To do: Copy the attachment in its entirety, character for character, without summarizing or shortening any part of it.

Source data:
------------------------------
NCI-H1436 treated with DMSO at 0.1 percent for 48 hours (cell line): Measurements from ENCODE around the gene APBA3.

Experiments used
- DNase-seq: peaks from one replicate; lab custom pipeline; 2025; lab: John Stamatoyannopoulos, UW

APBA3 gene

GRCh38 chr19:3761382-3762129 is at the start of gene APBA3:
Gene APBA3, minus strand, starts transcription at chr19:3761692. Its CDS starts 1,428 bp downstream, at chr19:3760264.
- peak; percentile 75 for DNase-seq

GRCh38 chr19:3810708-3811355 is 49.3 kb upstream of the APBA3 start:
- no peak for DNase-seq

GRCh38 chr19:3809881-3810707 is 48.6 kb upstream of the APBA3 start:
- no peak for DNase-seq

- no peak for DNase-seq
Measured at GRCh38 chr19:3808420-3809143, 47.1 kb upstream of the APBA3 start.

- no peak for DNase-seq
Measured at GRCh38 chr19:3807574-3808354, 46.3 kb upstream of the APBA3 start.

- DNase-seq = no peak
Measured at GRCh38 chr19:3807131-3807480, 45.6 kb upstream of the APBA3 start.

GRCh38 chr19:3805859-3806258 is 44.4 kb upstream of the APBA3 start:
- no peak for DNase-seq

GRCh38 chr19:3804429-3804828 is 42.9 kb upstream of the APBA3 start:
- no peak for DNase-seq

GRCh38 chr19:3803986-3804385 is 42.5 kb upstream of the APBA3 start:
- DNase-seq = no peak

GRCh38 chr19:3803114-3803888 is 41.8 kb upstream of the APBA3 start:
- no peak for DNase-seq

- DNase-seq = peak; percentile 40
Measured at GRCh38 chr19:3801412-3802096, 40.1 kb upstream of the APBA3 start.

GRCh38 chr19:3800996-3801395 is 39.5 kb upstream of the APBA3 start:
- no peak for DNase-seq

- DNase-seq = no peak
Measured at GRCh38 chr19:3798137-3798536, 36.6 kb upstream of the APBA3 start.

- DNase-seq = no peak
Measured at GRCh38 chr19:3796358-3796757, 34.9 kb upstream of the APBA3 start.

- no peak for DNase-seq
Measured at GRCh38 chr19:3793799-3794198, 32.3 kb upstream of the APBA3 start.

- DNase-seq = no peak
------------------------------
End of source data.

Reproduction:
NCI-H1436 treated with DMSO at 0.1 percent for 48 hours (cell line): Measurements from ENCODE around the gene APBA3.

Experiments used
- DNase-seq: peaks from one replicate; lab custom pipeline; 2025; lab: John Stamatoyannopoulos, UW

APBA3 gene

GRCh38 chr19:3761382-3762129 is at the start of gene APBA3:
Gene APBA3, minus strand, starts transcription at chr19:3761692. Its CDS starts 1,428 bp downstream, at chr19:3760264.
- peak; percentile 75 for DNase-seq

GRCh38 chr19:3810708-3811355 is 49.3 kb upstream of the APBA3 start:
- no peak for DNase-seq

GRCh38 chr19:3809881-3810707 is 48.6 kb upstream of the APBA3 start:
- no peak for DNase-seq

- no peak for DNase-seq
Measured at GRCh38 chr19:3808420-3809143, 47.1 kb upstream of the APBA3 start.

- no peak for DNase-seq
Measured at GRCh38 chr19:3807574-3808354, 46.3 kb upstream of the APBA3 start.

- DNase-seq = no peak
Measured at GRCh38 chr19:3807131-3807480, 45.6 kb upstream of the APBA3 start.

GRCh38 chr19:3805859-3806258 is 44.4 kb upstream of the APBA3 start:
- no peak for DNase-seq

GRCh38 chr19:3804429-3804828 is 42.9 kb upstream of the APBA3 start:
- no peak for DNase-seq

GRCh38 chr19:3803986-3804385 is 42.5 kb upstream of the APBA3 start:
- DNase-seq = no peak

GRCh38 chr19:3803114-3803888 is 41.8 kb upstream of the APBA3 start:
- no peak for DNase-seq

- DNase-seq = peak; percentile 40
Measured at GRCh38 chr19:3801412-3802096, 40.1 kb upstream of the APBA3 start.

GRCh38 chr19:3800996-3801395 is 39.5 kb upstream of the APBA3 start:
- no peak for DNase-seq

- DNase-seq = no peak
Measured at GRCh38 chr19:3798137-3798536, 36.6 kb upstream of the APBA3 start.

- DNase-seq = no peak
Measured at GRCh38 chr19:3796358-3796757, 34.9 kb upstream of the APBA3 start.

- no peak for DNase-seq
Measured at GRCh38 chr19:3793799-3794198, 32.3 kb upstream of the APBA3 start.

- DNase-seq = no peak